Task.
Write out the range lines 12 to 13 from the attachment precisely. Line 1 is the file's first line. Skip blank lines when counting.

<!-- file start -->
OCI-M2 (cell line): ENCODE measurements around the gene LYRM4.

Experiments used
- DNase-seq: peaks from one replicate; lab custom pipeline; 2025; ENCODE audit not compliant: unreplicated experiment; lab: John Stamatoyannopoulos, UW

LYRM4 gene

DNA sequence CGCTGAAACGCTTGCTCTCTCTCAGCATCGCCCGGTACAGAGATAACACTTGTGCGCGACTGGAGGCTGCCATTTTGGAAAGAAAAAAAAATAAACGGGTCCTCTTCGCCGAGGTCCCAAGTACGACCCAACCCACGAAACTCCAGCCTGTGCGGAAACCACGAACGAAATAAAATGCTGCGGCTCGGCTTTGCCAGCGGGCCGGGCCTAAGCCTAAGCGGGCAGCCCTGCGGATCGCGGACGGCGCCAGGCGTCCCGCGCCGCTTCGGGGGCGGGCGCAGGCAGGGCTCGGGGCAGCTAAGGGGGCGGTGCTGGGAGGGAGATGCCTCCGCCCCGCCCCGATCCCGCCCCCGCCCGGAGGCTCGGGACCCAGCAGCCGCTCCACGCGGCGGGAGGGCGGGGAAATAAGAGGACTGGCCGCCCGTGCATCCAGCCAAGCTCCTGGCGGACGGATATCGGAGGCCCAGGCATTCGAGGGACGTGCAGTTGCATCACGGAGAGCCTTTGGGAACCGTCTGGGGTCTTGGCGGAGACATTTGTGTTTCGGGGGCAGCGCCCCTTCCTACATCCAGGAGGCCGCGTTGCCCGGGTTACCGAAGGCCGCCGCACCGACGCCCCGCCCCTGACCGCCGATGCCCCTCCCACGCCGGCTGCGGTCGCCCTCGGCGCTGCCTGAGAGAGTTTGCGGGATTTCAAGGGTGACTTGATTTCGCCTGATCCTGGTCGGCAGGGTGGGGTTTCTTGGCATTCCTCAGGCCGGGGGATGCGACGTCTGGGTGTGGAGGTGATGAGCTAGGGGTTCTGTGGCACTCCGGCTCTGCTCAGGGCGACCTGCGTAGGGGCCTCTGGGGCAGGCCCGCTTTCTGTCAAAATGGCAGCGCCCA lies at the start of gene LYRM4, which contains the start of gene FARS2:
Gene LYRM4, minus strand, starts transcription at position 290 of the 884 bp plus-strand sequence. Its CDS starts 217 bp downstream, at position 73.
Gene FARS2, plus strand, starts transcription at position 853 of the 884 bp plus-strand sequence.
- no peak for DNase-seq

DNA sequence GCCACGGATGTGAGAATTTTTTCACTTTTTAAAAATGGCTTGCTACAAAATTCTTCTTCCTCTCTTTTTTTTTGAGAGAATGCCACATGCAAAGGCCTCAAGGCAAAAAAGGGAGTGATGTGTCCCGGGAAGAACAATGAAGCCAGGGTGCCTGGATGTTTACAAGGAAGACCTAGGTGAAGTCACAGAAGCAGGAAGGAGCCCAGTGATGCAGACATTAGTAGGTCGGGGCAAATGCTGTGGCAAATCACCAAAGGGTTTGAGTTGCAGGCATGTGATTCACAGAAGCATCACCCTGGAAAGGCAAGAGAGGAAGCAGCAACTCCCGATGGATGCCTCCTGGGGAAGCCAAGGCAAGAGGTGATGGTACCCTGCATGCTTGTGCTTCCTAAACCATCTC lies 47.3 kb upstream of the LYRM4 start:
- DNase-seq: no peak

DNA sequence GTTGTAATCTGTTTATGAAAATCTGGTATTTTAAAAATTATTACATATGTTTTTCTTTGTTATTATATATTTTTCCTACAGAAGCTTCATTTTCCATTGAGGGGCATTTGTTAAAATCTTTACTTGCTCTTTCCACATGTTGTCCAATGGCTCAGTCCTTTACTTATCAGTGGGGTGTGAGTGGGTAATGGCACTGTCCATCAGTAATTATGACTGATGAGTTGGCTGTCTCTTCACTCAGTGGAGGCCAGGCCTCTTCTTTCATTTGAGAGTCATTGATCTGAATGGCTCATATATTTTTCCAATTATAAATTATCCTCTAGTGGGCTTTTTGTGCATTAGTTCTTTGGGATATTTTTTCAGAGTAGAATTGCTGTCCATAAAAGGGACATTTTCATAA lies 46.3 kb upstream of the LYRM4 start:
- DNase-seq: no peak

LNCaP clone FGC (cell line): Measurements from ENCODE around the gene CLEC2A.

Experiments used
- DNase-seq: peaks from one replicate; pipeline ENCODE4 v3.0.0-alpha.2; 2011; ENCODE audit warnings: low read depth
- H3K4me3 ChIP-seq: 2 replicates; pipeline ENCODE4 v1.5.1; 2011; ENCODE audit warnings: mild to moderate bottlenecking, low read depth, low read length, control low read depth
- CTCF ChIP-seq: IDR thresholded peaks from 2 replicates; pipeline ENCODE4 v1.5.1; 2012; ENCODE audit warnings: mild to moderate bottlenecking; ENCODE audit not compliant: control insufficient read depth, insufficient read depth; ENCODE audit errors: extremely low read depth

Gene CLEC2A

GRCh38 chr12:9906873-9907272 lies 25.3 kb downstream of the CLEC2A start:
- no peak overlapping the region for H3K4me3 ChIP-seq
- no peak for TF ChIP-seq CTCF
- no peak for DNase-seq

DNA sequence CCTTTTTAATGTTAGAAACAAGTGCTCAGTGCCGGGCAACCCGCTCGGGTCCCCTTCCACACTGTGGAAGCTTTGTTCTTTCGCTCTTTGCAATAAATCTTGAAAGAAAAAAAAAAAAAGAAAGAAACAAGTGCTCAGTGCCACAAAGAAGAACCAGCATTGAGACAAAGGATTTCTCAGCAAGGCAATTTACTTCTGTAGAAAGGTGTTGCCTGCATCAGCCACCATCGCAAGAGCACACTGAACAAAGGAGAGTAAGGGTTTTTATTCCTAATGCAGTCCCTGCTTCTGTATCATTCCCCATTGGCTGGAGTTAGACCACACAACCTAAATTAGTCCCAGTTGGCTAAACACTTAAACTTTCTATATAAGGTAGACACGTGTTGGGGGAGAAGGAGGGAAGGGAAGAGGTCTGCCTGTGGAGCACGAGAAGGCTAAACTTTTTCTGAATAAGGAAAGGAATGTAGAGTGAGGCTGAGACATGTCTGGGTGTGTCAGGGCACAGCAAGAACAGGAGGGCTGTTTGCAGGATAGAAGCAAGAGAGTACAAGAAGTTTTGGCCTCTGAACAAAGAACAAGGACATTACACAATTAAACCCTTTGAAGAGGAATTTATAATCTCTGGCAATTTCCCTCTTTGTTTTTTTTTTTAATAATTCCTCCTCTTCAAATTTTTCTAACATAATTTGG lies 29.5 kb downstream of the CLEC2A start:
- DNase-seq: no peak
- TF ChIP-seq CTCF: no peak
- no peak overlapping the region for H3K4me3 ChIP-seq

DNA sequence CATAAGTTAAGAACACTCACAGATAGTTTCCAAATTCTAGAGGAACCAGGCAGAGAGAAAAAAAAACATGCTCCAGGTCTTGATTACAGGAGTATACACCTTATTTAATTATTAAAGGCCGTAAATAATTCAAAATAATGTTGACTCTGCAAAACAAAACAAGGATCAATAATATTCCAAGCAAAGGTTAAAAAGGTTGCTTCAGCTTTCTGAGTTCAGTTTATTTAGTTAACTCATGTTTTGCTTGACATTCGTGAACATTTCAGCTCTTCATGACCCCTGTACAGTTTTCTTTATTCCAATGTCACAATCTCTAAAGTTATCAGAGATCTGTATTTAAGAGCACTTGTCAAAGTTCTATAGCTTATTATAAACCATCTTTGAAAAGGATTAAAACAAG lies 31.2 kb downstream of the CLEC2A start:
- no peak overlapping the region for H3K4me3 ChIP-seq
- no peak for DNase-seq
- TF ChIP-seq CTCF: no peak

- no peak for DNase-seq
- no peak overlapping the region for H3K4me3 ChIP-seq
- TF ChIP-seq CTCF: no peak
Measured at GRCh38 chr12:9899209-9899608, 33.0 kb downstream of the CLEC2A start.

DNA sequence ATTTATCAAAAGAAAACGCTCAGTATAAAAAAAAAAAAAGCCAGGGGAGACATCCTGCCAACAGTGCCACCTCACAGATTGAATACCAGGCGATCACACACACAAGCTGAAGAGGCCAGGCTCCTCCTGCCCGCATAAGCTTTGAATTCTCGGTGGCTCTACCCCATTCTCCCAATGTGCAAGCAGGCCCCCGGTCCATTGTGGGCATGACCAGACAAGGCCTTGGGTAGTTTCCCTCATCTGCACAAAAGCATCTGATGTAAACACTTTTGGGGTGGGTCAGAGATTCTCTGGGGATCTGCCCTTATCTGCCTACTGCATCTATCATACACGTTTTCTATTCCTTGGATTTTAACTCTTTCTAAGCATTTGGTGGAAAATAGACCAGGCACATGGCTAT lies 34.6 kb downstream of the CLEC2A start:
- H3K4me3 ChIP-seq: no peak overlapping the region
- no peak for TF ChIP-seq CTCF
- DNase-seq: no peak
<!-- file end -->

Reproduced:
- DNase-seq: no peak

LNCaP clone FGC (cell line): Measurements from ENCODE around the gene CLEC2A.